So, there’s the Spider-Man side of this equation, where he will literally never be able to fight enough crime that he can stop feeling guilty about being complicit in his Uncle Ben’s death. And then there’s the Peter Parker side, where he still has a life to live and feels guilty about not being there for his friends and family when they need him. Right from the beginning, Peter Parker has understood Spider-Man’s need to assuage his guilt by trying to avenge Uncle Ben through fighting all the crime in New York. It takes longer for Spider-Man to start to realize that Peter Parker has needs, also, and to ease off his crime-fighting, pick his battles, so that Peter can have a real life, too. In Spider-Man 2, the stress of Peter’s life falling apart actually makes Spider-Man’s powers go away at various times. This is part of how Spider-Man realizes that his needs and Peter Parker’s are intertwined, and that together they cannot be the superhero, or the regular guy, that they want to be unless they can strike a balance and find a happy medium.
If we are open to it, this balance can inform our own lives. Just as the guilt-driven need to fight crime will forever fuel Spider-Man, I have been motivated for as long as I can remember by an internal voice saying that I can never do enough to make the world a more just and equitable place. And that because I can never do enough, I have to do absolutely, literally everything I can, or else my life will have been wasted. Thanks to a lot of good advice and difficult introspection, I no longer believe that voice, but it’s still there. I’ve started asking myself “Is this guilt productive? Is there something I can actually do based on the guilt that I’m feeling? What is a reasonable thing to do or amount to do based on my guilt and an objective assessment of it?” And then, I try to do what I can do, and not worry about the rest. I like to think that these days, my inner Spider-Man gives sufficient room to my inner Peter Parker to live his life in a healthy and productive manner that allows me to be there for my friends and family in the ways that are important to me. My aunt hasn’t gotten evicted and in fact lives in a really nice house these days, so that feels like a good sign!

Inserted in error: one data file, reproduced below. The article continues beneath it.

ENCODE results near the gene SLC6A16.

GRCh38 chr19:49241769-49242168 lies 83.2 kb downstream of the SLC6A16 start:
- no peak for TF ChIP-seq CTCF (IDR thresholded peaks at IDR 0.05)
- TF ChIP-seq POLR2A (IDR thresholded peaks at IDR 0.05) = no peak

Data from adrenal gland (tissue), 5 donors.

For some people, the voice of guilt is less one of general angst than it is tied to a specific event. My wife, Annie, told me this week that her biggest professional goal is tied to an event in her personal life that caused her years’ worth of horrific guilt. Annie is a physician, and her passion is palliative care and having end-of-life conversations with families of people who are dying. She’s very skilled in this field, and takes every opportunity to teach students at Emory Hospital how to develop this difficult skill. Until now, I had not realized how much of her passion in this area is driven by feeling like her own father’s death could have been handled better. He passed away in 2012, and though he was in hospice care, Annie and I saw the ways that their family could have been better cared for and communicated with during that time. Annie felt like she personally could have done more to prepare her parents. Annie felt guilty about this for a long time, but then decided that although she could never go back and change her family’s experience of hospice care, she could improve that experience for others in the future. She accepted that “if (guilt) leads to change, then it can be useful…”
So, whether you take your cues from Spider-Man or Audre Lorde, whether your guilt is general or specific or all of the above and more, the blessing I leave you with today is this: may your guilt lead to change, so that it can be useful! Peace, Salaam, Shalom, and may it be so.